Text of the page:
Kent v. Dulles

Kent v. Dulles, 357 U.S. 116 (1958), was a landmark decision of the US Supreme Court on the right to travel and passport restrictions as they relate to First Amendment free speech rights.[1] It was the first case in which the U.S. Supreme Court made a distinction between the constitutionally protected substantive due process freedom of movement and the right to travel abroad (subsequently characterized as "right to international travel").[2]

Kent v. Dulles
Argued April 10, 1958
Decided June 16, 1958
Full case nameKent, et al. v. John Foster Dulles, Secretary of State
Citations357 U.S. 116 (more)
78 S. Ct. 1113; 2 L. Ed. 2d 1204; 1958 U.S. LEXIS 814
Case history
Prior248 F.2d 600 (D.C. Cir. 1957); cert. granted, 355 U.S. 881 (1957)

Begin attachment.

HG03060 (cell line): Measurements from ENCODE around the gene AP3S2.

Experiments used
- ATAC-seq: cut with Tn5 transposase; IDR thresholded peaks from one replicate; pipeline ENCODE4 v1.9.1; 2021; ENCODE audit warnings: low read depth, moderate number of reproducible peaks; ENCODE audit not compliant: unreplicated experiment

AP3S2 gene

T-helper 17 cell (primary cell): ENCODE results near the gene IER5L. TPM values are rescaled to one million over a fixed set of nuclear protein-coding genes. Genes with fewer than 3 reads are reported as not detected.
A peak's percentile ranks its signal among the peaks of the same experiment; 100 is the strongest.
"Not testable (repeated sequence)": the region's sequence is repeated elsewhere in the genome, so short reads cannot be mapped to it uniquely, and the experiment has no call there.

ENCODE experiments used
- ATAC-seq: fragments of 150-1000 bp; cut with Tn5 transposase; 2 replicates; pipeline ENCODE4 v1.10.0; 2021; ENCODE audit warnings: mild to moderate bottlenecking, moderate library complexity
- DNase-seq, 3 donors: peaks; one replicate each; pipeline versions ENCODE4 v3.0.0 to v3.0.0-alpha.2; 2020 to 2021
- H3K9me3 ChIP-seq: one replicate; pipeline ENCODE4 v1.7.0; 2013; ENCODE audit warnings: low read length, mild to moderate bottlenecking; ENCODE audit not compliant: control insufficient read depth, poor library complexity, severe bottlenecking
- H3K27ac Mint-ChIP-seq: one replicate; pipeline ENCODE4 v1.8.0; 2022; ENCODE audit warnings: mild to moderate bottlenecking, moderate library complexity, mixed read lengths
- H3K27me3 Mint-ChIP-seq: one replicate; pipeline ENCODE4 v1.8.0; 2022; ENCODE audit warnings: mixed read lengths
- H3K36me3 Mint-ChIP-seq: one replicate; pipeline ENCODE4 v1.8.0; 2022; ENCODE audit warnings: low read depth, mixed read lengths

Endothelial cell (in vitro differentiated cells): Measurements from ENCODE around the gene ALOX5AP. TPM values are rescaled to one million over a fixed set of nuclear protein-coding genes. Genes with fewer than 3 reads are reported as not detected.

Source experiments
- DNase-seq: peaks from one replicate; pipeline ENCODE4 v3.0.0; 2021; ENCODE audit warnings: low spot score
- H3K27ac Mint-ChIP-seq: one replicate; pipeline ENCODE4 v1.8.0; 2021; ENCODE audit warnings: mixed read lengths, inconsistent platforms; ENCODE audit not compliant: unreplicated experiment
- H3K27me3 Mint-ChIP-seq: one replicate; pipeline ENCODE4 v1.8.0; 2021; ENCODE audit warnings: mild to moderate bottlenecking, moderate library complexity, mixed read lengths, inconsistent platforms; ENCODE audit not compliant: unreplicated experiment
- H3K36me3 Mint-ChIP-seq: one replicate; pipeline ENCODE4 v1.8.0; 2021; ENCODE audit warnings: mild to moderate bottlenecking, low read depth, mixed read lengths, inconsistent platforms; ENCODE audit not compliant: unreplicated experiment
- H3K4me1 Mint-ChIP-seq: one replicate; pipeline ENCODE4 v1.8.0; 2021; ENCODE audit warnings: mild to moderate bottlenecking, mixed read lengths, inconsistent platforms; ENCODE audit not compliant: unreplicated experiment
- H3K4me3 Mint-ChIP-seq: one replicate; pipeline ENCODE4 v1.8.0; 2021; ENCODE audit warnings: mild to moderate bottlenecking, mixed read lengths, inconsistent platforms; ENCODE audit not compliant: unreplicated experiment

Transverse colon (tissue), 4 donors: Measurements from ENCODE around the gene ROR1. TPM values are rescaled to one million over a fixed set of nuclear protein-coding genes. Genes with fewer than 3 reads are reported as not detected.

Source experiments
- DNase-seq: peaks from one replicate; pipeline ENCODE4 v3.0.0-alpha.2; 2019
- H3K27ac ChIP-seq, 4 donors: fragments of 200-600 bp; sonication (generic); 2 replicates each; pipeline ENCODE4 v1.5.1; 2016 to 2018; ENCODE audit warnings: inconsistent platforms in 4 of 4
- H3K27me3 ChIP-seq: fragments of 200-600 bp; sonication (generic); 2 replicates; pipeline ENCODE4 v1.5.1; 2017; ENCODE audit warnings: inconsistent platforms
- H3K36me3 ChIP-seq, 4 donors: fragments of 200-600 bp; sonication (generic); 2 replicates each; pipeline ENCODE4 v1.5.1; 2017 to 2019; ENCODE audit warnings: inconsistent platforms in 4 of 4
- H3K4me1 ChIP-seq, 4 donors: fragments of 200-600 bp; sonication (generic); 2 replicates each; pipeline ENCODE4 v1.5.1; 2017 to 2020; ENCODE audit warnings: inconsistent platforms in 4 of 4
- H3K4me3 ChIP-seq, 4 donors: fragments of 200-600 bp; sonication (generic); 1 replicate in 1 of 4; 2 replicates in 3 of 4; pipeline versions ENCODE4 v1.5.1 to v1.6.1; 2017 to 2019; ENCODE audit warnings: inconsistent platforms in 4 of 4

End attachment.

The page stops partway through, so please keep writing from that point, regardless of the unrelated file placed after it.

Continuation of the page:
The right to travel is a part of the "liberty" of which the citizen cannot be deprived without due process of law under the Fifth Amendment.
Court membership
Chief Justice
Earl Warren
Associate Justices
Hugo Black · Felix Frankfurter
William O. Douglas · Harold H. Burton
Tom C. Clark · John M. Harlan II
William J. Brennan Jr. · Charles E. Whittaker
Case opinions
MajorityDouglas, joined by Warren, Black, Frankfurter, Brennan
DissentClark, joined by Burton, Harlan, Whittaker
Laws applied
U.S. Const. amend. V

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